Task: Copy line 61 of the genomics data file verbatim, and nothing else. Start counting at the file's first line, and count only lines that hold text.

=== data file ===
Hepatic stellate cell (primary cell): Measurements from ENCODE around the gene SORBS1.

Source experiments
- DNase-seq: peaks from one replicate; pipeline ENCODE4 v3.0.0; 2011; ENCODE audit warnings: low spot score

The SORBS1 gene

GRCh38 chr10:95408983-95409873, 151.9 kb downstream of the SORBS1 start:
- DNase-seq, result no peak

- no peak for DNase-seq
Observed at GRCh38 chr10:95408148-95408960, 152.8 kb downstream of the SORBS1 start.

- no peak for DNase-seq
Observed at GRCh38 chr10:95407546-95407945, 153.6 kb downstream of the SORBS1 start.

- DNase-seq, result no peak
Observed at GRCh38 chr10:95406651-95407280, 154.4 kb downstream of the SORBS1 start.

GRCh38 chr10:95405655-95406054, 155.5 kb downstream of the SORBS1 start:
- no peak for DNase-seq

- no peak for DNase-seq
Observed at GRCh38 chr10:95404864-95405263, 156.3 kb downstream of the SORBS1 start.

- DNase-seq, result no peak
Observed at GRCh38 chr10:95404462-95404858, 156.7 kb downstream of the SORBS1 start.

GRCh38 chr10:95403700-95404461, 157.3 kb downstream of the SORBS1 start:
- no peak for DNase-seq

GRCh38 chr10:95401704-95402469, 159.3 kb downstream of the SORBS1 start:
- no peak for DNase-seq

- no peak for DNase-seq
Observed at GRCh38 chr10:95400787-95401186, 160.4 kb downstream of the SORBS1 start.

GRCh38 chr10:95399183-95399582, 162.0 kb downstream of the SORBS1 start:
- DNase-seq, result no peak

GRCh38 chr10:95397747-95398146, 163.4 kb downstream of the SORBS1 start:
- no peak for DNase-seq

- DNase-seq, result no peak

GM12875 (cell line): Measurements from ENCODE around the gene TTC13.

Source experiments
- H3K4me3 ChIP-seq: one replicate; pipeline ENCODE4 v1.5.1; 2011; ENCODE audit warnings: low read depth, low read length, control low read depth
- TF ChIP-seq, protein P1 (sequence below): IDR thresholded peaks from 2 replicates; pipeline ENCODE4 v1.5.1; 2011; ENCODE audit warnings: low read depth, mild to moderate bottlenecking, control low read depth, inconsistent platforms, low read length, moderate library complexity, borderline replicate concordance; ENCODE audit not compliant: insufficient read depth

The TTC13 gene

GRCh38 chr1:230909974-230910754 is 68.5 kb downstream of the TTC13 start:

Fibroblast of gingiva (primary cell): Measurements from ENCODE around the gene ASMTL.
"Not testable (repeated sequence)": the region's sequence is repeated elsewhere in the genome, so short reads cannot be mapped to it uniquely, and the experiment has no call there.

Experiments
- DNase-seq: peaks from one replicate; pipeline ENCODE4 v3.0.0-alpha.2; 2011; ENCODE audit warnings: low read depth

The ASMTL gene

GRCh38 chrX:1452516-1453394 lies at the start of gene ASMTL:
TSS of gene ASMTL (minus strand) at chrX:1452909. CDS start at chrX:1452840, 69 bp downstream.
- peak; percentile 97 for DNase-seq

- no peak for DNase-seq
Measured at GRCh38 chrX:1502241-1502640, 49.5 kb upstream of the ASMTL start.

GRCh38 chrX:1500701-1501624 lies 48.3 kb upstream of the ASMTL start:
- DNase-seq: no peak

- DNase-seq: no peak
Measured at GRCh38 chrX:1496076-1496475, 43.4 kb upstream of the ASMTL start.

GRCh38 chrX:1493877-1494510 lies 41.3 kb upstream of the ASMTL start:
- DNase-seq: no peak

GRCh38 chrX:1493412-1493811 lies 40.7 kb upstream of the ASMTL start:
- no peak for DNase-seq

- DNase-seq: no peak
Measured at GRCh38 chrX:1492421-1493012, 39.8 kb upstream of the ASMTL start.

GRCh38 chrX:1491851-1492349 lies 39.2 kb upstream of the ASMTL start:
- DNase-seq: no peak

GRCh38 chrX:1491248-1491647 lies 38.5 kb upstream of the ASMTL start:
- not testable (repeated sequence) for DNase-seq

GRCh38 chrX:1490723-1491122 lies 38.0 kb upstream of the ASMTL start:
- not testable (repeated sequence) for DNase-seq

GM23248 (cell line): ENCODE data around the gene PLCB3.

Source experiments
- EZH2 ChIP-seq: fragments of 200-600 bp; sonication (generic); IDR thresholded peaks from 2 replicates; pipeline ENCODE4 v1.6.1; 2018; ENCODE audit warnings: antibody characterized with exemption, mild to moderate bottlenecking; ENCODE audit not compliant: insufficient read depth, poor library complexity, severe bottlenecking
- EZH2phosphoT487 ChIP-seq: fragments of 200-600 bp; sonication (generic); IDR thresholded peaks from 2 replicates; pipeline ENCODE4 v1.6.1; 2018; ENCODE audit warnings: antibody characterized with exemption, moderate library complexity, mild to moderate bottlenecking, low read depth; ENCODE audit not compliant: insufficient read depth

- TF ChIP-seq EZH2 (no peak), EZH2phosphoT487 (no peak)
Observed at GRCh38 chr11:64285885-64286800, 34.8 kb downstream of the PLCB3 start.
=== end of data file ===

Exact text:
- not testable (repeated sequence) for DNase-seq